Leaves or No Leaves?

Written by Gene Caballero on September 29, 2014

Having leaves on your lawn can be seen as a message to the rest of the neighborhood that you just don't care. There are many schools of thought on this. Some people say that having leaves on your lawn will kill the lawn and promote rot and mold. Others say the decaying of the leaves helps the lawn get important nutrients.  If you live in Florida you may not have this issue, however throughout the Midwest and Northeast deciduous trees will also cause headaches for homeowners' lawns in Nashville, TN

After all, Mother Nature put the leaves there, Mother Nature can take them away too. The problem is your lawn did not evolve to have the leaves there, nor did the trees evolve to put them there. It is like putting two different species together and expecting them to somehow make a new baby.

According to the National Gardening Association, many rake their lawns because they worry that the lawn will be killed if it is still growing. The truth is that the lawn is dormant over the winter, so there is little worry concerning growth. As well, when spring comes along, leaves tend to decompose anyways.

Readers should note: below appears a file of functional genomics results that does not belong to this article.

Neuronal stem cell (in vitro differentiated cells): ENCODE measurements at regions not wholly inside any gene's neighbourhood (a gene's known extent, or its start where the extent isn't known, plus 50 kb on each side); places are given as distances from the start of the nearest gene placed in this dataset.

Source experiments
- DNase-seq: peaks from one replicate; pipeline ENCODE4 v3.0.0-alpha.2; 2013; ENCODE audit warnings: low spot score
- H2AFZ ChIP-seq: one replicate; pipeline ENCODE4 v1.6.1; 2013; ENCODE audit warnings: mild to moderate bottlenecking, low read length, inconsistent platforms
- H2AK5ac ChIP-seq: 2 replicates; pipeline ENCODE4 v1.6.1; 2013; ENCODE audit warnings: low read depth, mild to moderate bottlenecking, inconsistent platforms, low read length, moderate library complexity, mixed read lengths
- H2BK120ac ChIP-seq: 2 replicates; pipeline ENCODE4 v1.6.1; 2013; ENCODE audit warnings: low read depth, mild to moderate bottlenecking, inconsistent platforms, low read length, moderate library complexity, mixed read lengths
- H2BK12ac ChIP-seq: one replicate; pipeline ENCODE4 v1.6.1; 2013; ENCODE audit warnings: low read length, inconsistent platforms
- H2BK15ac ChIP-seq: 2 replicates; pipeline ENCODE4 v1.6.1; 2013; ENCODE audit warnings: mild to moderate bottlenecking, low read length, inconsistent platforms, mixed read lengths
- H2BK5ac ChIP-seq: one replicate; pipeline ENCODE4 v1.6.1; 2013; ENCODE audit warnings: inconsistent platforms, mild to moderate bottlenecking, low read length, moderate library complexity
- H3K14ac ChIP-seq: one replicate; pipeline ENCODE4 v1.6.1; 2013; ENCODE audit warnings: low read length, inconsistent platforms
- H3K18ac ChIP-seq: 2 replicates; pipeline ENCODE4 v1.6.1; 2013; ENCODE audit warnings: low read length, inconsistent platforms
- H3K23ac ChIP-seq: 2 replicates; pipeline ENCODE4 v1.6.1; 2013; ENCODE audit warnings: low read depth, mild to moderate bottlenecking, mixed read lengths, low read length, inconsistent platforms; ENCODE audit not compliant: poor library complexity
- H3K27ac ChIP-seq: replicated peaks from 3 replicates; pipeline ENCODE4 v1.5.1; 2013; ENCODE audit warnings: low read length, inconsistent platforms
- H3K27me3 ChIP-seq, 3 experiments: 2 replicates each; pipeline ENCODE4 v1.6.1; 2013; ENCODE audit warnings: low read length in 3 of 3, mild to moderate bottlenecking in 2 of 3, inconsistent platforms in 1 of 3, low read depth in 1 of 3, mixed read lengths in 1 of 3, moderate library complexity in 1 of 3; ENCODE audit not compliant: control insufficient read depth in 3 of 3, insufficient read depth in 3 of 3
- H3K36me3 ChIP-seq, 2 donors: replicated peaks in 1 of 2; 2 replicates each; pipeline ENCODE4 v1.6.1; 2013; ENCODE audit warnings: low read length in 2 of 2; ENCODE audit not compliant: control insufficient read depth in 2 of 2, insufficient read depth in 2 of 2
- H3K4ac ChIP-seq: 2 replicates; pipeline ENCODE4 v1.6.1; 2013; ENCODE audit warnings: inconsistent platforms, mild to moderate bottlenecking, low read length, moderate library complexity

On that same note, those wet, decaying leaves in the spring (if not dealt with immediately) can prevent your lawn from getting adequate sunlight. That does kill the lawn. When the leaves are dry and crunchy, they can easily fly away and it is not a problem. Wet, soggy leaves are a big problem though.

What is the best option then?

Well, as it turns out, it is a mixture of keeping your leaves on the lawn, and getting them off.

In the Autumn, when the leaves are on your lawn, rather than rake them, deal with them using a lawn mower. The dry leaves will be swept up into the lawnmower, where they will be chopped up into tiny pieces (hence how dry leaves are best). Once chopped up, the leaves will be spread over the lawn in tiny little pieces. This helps the lawn two-fold.

First, it prevents the leaves from collecting in a pile and killing the lawn underneath in the spring, while promoting rot.

Second, it gives your lawns the nutrients from the decaying leaves, which are scattered all over the lawn.

The third, best benefit, is that you no longer have to take several hours raking up the leaves.

Of course, the downside is you can't jump into a pile of leaves at the end.

So, the answer to keeping your leaves on your lawn comes down to a little from column A and a little from column B.

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